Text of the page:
PROVIDENCE – From June to October, the Department of Environmental Management traps mosquitoes on a weekly basis for testing at the RI Department of Health Laboratory to determine the presence of West Nile Virus or Eastern Equine Encephalitis (EEE). Trapping began this year on June 10.
According to DEM's mosquito abatement coordinator Alan Gettman, PhD, last week was the third week of trapping for this season. Dr. Gettman said that more mosquitoes were caught in traps last week than ever before in the past 21 years of mosquito trapping. The huge increase in mosquitoes is due to the substantial rainfall Rhode Island had in June; more than nine inches of rain had fallen by mid-June in the state. The rain filled up all pools in the woods, fields and roadsides, providing prime breeding grounds for mosquitoes. The rain also hatched the eggs that led to the new and expectedly large crop of mosquitoes that are biting now. Given the large number of mosquitoes currently in the environment, there is a great deal of biting activity, and people should protect themselves accordingly.
Dr. Gettman said it is impossible to predict whether this higher number of mosquitoes will increase the possibility of mosquito-borne disease in Rhode Island, which is prevalent later in the season as the mosquitoes get older. So far this year, all mosquitoes tested at the Health Laboratory have been negative for EEE and West Nile Virus. In Massachusetts, however, the first case of West Nile Virus was confirmed positive last Friday from mosquitoes trapped in the town of Whitman.
DEM normally reports mosquito test results once a week on a routine basis, with additional reports as necessary. Positive mosquito test results will generally trigger additional trapping to assess risk.
With West Nile Virus and Eastern Equine Encephalitis (EEE) established throughout the state, DEM and the Department of Health (HEALTH) remind Rhode Islanders that personal protection is the first line of defense against mosquito-borne diseases.
Residents should, as part of their normal seasonal routine, protect themselves from exposure to West Nile Virus and EEE by avoiding mosquito bites and eliminating mosquito breeding grounds. At this time of year, they are urged to get rid of anything in their yards that holds standing water, such as old tires, buckets, junk, and debris, and to make sure their gutters are clean so that they drain properly. Mosquitoes breed in standing water. Just one cup of standing water can produce hundreds of mosquitoes.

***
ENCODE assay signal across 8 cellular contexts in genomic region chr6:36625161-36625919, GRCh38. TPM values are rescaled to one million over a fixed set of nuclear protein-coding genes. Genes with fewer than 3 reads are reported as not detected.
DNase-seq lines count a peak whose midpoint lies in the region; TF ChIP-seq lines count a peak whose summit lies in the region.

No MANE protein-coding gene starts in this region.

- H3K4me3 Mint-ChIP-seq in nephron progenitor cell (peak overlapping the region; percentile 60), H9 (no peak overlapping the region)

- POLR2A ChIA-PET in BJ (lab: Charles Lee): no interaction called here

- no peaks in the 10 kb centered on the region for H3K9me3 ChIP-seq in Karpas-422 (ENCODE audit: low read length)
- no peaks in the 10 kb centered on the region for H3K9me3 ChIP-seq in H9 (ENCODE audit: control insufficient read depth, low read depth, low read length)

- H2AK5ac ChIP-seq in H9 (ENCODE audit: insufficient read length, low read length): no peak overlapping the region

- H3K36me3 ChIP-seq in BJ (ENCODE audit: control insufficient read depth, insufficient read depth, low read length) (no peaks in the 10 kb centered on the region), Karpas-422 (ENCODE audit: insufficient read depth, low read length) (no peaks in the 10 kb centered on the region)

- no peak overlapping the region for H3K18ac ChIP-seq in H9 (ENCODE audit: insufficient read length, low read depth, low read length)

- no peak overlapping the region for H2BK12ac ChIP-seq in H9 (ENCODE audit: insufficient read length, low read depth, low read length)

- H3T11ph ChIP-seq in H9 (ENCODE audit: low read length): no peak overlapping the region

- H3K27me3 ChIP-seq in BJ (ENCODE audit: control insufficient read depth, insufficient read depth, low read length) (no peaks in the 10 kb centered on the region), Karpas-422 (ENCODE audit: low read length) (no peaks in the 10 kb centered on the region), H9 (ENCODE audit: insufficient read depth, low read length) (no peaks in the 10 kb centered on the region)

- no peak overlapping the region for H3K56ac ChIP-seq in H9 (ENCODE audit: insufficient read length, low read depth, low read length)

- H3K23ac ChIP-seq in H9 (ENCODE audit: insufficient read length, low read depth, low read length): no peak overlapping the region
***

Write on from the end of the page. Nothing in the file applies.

Personal protection and larviciding are cornerstones of the state's mosquito response protocol. Aerial or ground spraying will be recommended only when a team of mosquito-control experts determines that the public is at substantial risk of contact by infected mosquitoes.
Because horses are susceptible to West Nile Virus and EEE, Rhode Island horse owners should vaccinate their horses early in the season and take measures to control and prevent mosquito exposure. Those controls should include: removing or covering all areas where standing water can collect; applying mosquito larvicide in appropriate locations; and avoiding turning animals outside at dawn, dusk and during the night when mosquitoes are most active. Horse owners should insect-proof facilities where possible; use approved repellants frequently; monitor animals for symptoms of fever, in-coordination, stumbling and neurological signs; and report all suspicious cases to a veterinarian immediately.